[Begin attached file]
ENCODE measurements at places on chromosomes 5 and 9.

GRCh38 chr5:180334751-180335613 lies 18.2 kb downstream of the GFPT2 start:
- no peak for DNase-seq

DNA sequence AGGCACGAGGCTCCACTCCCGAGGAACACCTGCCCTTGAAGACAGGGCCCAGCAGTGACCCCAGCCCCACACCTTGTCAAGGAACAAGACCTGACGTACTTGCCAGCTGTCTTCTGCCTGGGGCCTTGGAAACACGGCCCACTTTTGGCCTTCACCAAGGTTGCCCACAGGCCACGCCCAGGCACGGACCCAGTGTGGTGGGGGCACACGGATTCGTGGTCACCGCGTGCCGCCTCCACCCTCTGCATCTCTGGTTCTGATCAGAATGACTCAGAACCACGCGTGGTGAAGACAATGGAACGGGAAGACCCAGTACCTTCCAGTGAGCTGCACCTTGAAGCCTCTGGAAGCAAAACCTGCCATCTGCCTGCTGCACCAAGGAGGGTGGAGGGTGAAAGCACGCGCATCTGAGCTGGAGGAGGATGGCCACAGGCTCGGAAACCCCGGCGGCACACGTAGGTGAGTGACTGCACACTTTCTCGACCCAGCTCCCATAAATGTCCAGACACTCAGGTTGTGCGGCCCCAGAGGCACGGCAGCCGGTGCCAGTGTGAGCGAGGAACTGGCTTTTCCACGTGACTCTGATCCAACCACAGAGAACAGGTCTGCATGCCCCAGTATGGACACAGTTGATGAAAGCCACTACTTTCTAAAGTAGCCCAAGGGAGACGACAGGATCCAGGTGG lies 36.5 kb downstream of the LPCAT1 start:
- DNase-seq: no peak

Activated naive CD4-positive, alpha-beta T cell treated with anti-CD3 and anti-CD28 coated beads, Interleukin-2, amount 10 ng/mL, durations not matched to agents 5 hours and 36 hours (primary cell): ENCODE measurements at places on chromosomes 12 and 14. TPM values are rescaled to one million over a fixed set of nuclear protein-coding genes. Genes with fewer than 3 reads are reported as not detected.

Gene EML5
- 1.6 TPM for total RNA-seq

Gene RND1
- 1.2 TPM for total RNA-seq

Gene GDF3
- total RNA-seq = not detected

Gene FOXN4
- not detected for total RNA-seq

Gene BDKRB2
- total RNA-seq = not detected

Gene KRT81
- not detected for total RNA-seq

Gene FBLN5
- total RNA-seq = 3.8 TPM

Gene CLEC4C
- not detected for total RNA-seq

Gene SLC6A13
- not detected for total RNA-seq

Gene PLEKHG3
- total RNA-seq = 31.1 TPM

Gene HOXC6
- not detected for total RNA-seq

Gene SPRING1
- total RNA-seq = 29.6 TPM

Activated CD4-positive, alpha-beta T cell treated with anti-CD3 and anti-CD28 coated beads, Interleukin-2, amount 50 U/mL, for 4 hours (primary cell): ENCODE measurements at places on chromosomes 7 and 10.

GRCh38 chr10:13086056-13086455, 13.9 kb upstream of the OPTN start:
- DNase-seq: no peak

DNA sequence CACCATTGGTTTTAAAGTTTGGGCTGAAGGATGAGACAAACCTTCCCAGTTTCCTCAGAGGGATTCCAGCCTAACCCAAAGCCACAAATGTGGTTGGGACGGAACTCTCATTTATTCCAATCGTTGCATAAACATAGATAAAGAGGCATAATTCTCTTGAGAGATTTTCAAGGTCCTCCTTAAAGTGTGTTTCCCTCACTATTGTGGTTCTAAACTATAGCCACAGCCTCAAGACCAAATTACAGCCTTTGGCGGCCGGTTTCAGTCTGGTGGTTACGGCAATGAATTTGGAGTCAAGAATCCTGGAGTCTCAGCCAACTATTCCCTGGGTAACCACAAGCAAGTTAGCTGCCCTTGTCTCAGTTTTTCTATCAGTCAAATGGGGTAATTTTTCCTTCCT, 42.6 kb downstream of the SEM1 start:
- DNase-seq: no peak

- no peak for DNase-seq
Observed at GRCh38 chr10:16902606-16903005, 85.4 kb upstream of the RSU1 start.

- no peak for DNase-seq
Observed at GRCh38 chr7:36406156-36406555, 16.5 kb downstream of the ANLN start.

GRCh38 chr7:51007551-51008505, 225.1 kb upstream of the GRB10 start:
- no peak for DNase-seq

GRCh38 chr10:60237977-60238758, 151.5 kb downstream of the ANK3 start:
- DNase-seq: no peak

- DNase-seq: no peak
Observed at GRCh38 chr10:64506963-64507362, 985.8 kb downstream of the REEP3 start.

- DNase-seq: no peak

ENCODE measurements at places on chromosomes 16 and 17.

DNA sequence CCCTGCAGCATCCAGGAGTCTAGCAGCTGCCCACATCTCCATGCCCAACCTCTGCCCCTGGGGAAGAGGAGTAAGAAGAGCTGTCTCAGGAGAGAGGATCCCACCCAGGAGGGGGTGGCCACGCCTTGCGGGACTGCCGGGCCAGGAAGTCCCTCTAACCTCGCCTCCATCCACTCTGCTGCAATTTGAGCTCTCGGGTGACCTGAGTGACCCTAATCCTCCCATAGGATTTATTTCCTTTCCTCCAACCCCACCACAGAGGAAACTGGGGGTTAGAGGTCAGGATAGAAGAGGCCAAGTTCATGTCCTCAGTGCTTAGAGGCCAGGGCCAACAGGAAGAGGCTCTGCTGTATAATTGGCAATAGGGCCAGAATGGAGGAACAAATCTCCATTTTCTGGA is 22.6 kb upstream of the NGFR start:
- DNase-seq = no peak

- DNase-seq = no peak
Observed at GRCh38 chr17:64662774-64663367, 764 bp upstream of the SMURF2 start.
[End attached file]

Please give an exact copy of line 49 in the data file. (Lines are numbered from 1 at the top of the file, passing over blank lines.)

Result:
- DNase-seq = no peak